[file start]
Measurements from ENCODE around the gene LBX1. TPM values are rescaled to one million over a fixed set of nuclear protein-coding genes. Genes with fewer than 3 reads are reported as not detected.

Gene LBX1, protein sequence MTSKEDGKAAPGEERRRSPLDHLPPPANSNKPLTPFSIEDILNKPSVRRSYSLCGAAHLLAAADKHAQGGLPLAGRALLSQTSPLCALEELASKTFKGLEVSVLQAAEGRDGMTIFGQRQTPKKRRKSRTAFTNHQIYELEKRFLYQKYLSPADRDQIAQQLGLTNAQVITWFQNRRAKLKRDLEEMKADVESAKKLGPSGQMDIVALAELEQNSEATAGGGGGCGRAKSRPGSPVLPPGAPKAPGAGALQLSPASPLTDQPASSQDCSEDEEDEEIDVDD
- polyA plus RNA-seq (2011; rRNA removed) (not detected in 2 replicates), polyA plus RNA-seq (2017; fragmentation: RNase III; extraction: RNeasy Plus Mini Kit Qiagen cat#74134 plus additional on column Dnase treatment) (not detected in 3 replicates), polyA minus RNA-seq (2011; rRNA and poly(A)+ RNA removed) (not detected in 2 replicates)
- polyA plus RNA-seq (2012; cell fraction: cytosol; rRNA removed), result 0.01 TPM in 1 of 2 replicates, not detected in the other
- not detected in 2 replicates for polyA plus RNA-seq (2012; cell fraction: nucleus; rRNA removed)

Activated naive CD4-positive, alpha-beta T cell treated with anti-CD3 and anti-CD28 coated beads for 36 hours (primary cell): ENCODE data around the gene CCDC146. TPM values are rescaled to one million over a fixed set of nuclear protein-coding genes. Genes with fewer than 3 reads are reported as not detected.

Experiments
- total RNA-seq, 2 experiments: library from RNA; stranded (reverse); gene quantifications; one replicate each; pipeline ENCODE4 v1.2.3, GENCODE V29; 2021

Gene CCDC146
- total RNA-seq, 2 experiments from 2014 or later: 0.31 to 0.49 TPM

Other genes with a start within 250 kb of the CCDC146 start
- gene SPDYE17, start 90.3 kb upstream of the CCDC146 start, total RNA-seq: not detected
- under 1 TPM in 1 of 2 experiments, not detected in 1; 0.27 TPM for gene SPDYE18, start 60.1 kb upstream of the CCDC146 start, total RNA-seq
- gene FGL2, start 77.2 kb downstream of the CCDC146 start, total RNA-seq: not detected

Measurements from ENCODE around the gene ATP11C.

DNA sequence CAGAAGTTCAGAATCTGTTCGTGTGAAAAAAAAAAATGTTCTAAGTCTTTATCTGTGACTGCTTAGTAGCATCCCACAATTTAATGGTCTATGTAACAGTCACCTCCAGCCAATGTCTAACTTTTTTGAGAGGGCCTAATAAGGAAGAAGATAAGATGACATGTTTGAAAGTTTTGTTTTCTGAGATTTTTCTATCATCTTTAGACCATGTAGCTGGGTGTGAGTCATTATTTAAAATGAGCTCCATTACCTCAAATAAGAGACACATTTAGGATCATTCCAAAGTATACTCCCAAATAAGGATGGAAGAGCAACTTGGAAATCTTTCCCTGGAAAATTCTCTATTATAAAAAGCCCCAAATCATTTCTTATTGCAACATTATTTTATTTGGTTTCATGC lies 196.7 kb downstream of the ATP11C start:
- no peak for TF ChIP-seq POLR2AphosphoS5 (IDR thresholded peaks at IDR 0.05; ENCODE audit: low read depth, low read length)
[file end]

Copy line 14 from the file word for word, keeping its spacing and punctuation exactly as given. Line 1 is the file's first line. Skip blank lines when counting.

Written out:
- gene FGL2, start 77.2 kb downstream of the CCDC146 start, total RNA-seq: not detected